Thursday, February 27, 2014

Jury Duty

Something I Bitch About, But Wouldn't Give Up!

Everyone makes jokes and complains about Jury Duty.
Some of us actively try to get out of our obligation to serve on a jury.
Others understand the importance of participating in this vital element to our judicial system.
Though I am not completely comfortable with serving on a jury, I know if I were in the position of the plaintiff or defendant then I'd value the gift of a jury.
This is a constitutional right that is complained about, but one that is important; a foundation of our country and our American culture.
I was summoned for jury duty for the second time in my life.  I wasn't thrilled when I got the mail that day, but I knew how important it was for me to commit to my civil duty.
I thought about how I felt.  I realized that I was excited to be involved in such an essential part of our democratic government, but I was just really uncomfortable with the whole process.  I don't like waiting around to see if I am even needs because I want to spend my time in a worthwhile manner.  I don't like being locked in a crowded room and then wondering if I will be rejected...  or worse; selected for a jury.
I think that jury duty is difficult because you never know what to expect.  Plus, I think about how subjective "truth" really is, especially in a court of law.
The level of the court you get assigned to will alter "truth" - well, your perception of who's "right" and who's "wrong" at the very least.  By this, I mean, how you look at the evidence will be dictated by the guidelines given to the jury.  This will depend on if the case if civil or criminal and how they are classified within those choices.
I realized today that the stakes of a case and the degree of evidence could and would alter my opinion.  The two cases I've been involved in showed me why the different levels exist and how they are used.  It was an interesting experience for me and one I'm not sure I like.
I don't like having to decide someone's fate.  I don't like feeling like I might be missing something important that might influence my opinion or definitively prove a case.  I don't like worrying if I'm wrong in how I interpreted things or understood the data given to me.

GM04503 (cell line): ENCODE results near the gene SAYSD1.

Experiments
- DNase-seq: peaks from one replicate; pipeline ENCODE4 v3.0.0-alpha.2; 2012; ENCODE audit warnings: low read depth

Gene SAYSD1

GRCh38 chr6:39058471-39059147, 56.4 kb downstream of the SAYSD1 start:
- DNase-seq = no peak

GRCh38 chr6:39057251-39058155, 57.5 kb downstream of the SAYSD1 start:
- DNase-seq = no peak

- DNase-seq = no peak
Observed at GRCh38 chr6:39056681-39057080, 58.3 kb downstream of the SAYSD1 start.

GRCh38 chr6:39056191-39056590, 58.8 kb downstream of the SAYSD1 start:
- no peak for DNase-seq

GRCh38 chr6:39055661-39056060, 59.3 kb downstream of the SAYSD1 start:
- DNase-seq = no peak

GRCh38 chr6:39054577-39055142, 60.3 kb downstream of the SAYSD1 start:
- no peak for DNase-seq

In the case I was in today, a proper verdict dictated 5 of 6 juror to agree.  We had a lively debate about the evidence and "facts" of the case.  We all clearly saw the mistakes made on both sides of the table and how their lawyers influenced the mood of the trial, but our job wasn't to find a conclusive winner, but to chose who had less fault.  As one juror pointed out, our job wasn't to decide "beyond reasonable doubt" as in a criminal case; it was about "preponderance of evidence."  
This definition allowed us to look at the evidence in a new way.  We all agreed that if it was "beyond reasonable doubt" then we'd all decide differently, but in the end, it was about a perception of events and not a judgement on doubt. 
Overall, the case was ridiculous and none of us felt like it should have escalated to the point that it was brought to the court room.
The whole situation today caused me to have a profound epiphany; something that made the whole "jury duty" issue take on a new connotation for me.  I realized that this annoying life disruption is a right all our citizens have.  It doesn't matter how small a situation, we all have a right to our "day in court" and a "jury of peers."
It's a right all Americans are blessed with and something that not all peoples of the world have.
I will still joke about "not being smart enough to get out of jury duty, but the truth is that I don't want to.  I am honored to uphold this civil right and to serve my community; nay, my country!
 Yep, I just used the word "nay" in a sentence!

Embrace your civic duty with thankfulness!

No comments:

Post a Comment